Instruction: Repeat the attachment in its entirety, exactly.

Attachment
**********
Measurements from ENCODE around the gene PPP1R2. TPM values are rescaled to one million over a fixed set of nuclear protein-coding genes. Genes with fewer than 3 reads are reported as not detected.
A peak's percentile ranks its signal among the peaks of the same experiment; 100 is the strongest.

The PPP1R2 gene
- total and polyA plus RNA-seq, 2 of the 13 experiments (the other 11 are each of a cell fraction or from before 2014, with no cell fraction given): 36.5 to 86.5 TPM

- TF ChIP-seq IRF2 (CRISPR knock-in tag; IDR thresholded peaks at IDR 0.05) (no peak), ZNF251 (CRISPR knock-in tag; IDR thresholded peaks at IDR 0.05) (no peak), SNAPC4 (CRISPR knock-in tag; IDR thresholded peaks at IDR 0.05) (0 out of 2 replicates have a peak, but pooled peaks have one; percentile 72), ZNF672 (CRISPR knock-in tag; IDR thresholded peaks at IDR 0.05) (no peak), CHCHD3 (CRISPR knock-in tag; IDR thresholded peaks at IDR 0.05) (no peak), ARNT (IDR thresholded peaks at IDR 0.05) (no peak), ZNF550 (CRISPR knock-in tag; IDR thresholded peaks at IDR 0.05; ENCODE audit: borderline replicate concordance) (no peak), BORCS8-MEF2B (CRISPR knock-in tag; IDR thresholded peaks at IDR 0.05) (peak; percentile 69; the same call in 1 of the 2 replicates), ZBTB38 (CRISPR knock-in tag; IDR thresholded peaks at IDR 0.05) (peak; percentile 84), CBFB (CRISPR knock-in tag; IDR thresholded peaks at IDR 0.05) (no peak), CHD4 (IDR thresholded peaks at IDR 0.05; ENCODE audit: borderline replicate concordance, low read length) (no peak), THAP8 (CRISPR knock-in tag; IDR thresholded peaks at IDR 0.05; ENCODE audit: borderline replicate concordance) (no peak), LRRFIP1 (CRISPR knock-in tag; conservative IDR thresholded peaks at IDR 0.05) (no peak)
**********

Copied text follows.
Measurements from ENCODE around the gene PPP1R2. TPM values are rescaled to one million over a fixed set of nuclear protein-coding genes. Genes with fewer than 3 reads are reported as not detected.
A peak's percentile ranks its signal among the peaks of the same experiment; 100 is the strongest.

The PPP1R2 gene
- total and polyA plus RNA-seq, 2 of the 13 experiments (the other 11 are each of a cell fraction or from before 2014, with no cell fraction given): 36.5 to 86.5 TPM

- TF ChIP-seq IRF2 (CRISPR knock-in tag; IDR thresholded peaks at IDR 0.05) (no peak), ZNF251 (CRISPR knock-in tag; IDR thresholded peaks at IDR 0.05) (no peak), SNAPC4 (CRISPR knock-in tag; IDR thresholded peaks at IDR 0.05) (0 out of 2 replicates have a peak, but pooled peaks have one; percentile 72), ZNF672 (CRISPR knock-in tag; IDR thresholded peaks at IDR 0.05) (no peak), CHCHD3 (CRISPR knock-in tag; IDR thresholded peaks at IDR 0.05) (no peak), ARNT (IDR thresholded peaks at IDR 0.05) (no peak), ZNF550 (CRISPR knock-in tag; IDR thresholded peaks at IDR 0.05; ENCODE audit: borderline replicate concordance) (no peak), BORCS8-MEF2B (CRISPR knock-in tag; IDR thresholded peaks at IDR 0.05) (peak; percentile 69; the same call in 1 of the 2 replicates), ZBTB38 (CRISPR knock-in tag; IDR thresholded peaks at IDR 0.05) (peak; percentile 84), CBFB (CRISPR knock-in tag; IDR thresholded peaks at IDR 0.05) (no peak), CHD4 (IDR thresholded peaks at IDR 0.05; ENCODE audit: borderline replicate concordance, low read length) (no peak), THAP8 (CRISPR knock-in tag; IDR thresholded peaks at IDR 0.05; ENCODE audit: borderline replicate concordance) (no peak), LRRFIP1 (CRISPR knock-in tag; conservative IDR thresholded peaks at IDR 0.05) (no peak)